Lotus Sutra ［法華経］ ( Saddharma-pundarīka-sūtra; Chin Fa-hua-ching; Hoke-kyō): One of the Mahayana sutras. Several Sanskrit manuscripts are extant, and Sanskrit fragments have been discovered in Nepal, Kashmir, and Central Asia. There is also a Tibetan version. Six Chinese translations of the sutra were made, of which three are extant. They are (1) the Lotus Sutra of the Correct Law, in ten volumes and twenty-seven chapters, translated by Dharmaraksha in 286; (2) the Lotus Sutra of the Wonderful Law, in eight volumes and twenty-eight chapters, translated by Kumārajīva in 406; and (3) the Supplemented Lotus Sutra of the Wonderful Law, in seven volumes and twenty-seven chapters, translated by Jnānagupta and Dharmagupta in 601. Among these, Kumārajīva’s Lotus Sutra of the Wonderful Law has known the greatest popularity. Therefore, in China and Japan, the name Lotus Sutra usually indicates the Lotus Sutra of the Wonderful Law (Chin Miao-fa-lien-hua-ching; Myoho-renge-kyo).
In India, Nāgārjuna (c. 150–250) often cited the Lotus Sutra in his Treatise on the Great Perfection of Wisdom, and Vasubandhu wrote a commentary on the Lotus Sutra known as The Treatise on the Lotus Sutra of the Wonderful Law. In China, Kumārajīva’s Lotus Sutra of the Wonderful Law exerted a great influence and was widely read. Many scholars, including Fa-yün (467–529), wrote commentaries on it. T’ien-t’ai (538–597), in The Profound Meaning of the Lotus Sutra, formulated a system of classification of the entire body of Buddhist sutras called the “five periods and eight teachings,” which ranks the Lotus Sutra above all the other sutras. His lectures on the sutra’s text are compiled as The Words and Phrases of the Lotus Sutra, and on his method of practice as Great Concentration and Insight. These two works and Profound Meaning are the records of T’ien-t’ai’s lectures compiled by his disciple Chang-an and are together known as T’ien-t’ai’s three major works.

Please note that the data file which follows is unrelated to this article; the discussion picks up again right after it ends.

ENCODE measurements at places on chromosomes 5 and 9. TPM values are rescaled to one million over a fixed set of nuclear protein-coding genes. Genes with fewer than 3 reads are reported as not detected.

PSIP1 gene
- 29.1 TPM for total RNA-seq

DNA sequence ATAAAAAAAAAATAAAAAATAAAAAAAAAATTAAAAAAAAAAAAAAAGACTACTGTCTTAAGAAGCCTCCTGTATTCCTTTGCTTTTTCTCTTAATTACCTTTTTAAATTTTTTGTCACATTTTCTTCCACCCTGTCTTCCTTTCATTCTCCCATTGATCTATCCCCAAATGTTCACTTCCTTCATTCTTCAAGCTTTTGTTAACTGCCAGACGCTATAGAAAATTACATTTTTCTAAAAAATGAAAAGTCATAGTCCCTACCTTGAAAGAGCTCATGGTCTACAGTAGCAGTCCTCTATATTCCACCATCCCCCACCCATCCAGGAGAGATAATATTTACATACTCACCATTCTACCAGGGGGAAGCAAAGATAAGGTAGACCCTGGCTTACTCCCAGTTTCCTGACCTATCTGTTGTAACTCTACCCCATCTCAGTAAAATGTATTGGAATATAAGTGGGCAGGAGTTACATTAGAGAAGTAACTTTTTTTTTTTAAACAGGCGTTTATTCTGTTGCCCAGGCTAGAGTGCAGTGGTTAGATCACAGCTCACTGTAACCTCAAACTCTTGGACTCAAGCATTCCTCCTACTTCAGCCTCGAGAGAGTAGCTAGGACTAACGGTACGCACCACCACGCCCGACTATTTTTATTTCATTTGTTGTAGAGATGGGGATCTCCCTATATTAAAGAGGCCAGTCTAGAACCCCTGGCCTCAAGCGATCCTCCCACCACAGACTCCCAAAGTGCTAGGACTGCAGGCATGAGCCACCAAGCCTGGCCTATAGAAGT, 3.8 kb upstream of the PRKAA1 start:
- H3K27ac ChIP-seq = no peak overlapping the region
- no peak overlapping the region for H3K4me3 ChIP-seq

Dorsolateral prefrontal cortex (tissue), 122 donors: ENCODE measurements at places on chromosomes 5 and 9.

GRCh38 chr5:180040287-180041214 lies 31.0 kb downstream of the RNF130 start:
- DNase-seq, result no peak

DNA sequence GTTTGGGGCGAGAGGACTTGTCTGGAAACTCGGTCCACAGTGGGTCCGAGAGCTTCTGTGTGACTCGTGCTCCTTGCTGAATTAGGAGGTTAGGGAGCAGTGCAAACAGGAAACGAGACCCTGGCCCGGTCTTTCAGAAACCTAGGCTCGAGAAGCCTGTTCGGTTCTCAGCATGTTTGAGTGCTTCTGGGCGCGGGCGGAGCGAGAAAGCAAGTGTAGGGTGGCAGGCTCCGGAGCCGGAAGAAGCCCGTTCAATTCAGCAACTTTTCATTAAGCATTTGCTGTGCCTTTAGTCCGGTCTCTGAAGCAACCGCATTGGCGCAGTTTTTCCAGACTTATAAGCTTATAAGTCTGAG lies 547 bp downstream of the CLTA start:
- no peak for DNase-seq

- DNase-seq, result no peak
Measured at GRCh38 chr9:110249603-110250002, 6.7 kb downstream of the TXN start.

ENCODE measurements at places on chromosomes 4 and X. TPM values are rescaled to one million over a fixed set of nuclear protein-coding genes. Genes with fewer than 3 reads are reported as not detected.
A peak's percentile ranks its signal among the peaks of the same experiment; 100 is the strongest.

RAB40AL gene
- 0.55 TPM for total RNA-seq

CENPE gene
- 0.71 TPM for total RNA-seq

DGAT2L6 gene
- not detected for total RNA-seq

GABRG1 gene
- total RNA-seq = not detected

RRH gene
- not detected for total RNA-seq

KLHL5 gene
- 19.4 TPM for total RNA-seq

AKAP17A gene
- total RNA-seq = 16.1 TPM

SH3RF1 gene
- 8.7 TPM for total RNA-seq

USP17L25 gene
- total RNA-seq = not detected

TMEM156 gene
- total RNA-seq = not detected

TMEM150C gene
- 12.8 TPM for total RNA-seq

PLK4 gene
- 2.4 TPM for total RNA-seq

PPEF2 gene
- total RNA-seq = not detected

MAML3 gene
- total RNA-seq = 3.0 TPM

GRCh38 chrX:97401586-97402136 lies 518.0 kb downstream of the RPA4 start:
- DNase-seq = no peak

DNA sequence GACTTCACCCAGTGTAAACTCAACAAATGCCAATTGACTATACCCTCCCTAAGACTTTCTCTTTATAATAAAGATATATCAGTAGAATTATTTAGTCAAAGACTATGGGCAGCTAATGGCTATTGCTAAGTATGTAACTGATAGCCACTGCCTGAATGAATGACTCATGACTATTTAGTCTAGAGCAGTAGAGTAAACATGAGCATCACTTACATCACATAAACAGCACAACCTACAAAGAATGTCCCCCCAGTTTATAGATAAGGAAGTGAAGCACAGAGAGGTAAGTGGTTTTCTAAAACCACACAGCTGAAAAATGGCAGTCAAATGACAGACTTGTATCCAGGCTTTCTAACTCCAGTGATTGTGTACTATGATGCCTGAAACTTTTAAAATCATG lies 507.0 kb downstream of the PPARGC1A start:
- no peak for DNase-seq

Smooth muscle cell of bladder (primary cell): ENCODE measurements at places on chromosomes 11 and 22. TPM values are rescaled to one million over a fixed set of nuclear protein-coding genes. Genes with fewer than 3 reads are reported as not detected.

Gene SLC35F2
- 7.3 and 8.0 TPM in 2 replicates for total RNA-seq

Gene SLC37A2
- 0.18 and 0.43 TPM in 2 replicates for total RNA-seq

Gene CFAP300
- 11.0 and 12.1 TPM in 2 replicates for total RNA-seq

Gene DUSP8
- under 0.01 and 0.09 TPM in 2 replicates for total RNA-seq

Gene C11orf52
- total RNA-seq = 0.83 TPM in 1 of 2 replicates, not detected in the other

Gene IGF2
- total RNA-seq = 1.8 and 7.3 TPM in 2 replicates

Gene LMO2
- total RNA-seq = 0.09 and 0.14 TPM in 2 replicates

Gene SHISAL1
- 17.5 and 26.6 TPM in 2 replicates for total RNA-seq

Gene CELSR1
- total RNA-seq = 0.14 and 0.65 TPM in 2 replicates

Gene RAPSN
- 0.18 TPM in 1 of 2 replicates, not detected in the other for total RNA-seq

In Japan, Prince Shōtoku (574–622) designated the Lotus, Shrīmālā, and Vimalakīrti sutras as the three sutras that could protect the country, and he wrote commentaries on each of them. After that, the Lotus Sutra gained wide acceptance in Japan. Emperor Shōmu (701–756) built provincial temples for priests and nuns throughout the country. In the temples for nuns, the Lotus Sutra was honored above all other sutras for its teaching that women can attain Buddhahood. Dengyō (767–822) established the Tendai (Chin T’ien-t’ai) school, which was based on the Lotus Sutra and became one of the major Buddhist schools in Japan. Nichiren (1222–1282) also upheld the Lotus Sutra, which describes all living beings as potential Buddhas, and identified its essence as Nam-myoho-renge-kyo, spreading this teaching. In his later years he lectured on the Lotus Sutra, and his lectures were compiled by his disciples, by Nikkō as The Record of the Orally Transmitted Teachings and by Nikō as The Recorded Lectures. See also Lotus Sutra of the Wonderful Law.